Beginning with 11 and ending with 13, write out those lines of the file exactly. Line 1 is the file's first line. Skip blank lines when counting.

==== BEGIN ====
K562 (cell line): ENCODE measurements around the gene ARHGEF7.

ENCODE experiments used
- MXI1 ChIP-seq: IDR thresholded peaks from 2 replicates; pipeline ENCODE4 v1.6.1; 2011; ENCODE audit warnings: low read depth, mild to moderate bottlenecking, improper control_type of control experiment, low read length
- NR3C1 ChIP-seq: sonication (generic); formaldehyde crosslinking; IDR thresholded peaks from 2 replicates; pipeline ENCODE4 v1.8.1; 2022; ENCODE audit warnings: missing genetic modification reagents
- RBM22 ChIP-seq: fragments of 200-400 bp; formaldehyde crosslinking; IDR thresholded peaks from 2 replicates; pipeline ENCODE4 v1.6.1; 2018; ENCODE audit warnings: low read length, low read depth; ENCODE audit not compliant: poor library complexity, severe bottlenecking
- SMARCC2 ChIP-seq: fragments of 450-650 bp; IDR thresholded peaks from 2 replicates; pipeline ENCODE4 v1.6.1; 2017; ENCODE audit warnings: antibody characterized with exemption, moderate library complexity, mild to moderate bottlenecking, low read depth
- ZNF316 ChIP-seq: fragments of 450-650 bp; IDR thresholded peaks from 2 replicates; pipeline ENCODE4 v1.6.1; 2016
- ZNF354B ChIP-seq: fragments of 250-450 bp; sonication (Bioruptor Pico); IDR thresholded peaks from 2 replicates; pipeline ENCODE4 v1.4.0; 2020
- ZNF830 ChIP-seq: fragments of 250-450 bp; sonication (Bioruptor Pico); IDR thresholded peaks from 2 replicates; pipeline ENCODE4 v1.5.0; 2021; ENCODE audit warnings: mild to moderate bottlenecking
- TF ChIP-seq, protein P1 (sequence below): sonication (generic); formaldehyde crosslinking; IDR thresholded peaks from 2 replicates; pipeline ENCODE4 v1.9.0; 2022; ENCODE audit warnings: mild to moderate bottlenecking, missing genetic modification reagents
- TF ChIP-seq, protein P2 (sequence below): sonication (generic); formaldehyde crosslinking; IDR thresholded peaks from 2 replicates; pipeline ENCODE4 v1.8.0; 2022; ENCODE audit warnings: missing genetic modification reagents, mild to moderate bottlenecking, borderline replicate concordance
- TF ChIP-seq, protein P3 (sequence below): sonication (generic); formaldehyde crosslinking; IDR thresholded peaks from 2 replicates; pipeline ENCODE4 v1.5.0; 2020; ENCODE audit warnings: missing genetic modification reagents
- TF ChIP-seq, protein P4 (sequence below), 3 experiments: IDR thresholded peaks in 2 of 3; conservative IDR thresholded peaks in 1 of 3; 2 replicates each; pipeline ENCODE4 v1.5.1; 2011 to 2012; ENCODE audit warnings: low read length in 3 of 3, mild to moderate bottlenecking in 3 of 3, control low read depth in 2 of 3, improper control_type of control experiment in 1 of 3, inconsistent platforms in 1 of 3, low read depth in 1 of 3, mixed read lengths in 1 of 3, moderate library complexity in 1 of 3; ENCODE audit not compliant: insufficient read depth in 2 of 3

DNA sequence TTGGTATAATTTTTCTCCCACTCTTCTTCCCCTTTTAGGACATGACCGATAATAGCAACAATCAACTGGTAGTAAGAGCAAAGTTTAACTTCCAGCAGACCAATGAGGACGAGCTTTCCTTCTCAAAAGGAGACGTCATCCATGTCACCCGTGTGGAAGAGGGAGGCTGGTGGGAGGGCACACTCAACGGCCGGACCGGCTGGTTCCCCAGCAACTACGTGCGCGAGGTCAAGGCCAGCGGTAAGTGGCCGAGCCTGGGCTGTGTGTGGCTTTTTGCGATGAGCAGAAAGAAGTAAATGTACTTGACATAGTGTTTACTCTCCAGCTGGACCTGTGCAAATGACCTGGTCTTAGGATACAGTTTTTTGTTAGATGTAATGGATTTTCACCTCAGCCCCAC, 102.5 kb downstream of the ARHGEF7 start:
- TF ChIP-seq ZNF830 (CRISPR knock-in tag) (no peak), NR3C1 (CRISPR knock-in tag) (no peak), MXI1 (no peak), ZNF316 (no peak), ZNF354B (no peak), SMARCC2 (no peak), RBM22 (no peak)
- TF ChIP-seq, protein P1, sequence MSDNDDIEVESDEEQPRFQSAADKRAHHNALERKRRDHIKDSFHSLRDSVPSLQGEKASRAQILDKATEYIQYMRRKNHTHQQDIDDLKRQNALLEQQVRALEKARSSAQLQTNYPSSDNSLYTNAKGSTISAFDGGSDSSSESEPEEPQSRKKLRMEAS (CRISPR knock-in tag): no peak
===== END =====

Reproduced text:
- TF ChIP-seq, protein P2 (sequence below): sonication (generic); formaldehyde crosslinking; IDR thresholded peaks from 2 replicates; pipeline ENCODE4 v1.8.0; 2022; ENCODE audit warnings: missing genetic modification reagents, mild to moderate bottlenecking, borderline replicate concordance
- TF ChIP-seq, protein P3 (sequence below): sonication (generic); formaldehyde crosslinking; IDR thresholded peaks from 2 replicates; pipeline ENCODE4 v1.5.0; 2020; ENCODE audit warnings: missing genetic modification reagents
- TF ChIP-seq, protein P4 (sequence below), 3 experiments: IDR thresholded peaks in 2 of 3; conservative IDR thresholded peaks in 1 of 3; 2 replicates each; pipeline ENCODE4 v1.5.1; 2011 to 2012; ENCODE audit warnings: low read length in 3 of 3, mild to moderate bottlenecking in 3 of 3, control low read depth in 2 of 3, improper control_type of control experiment in 1 of 3, inconsistent platforms in 1 of 3, low read depth in 1 of 3, mixed read lengths in 1 of 3, moderate library complexity in 1 of 3; ENCODE audit not compliant: insufficient read depth in 2 of 3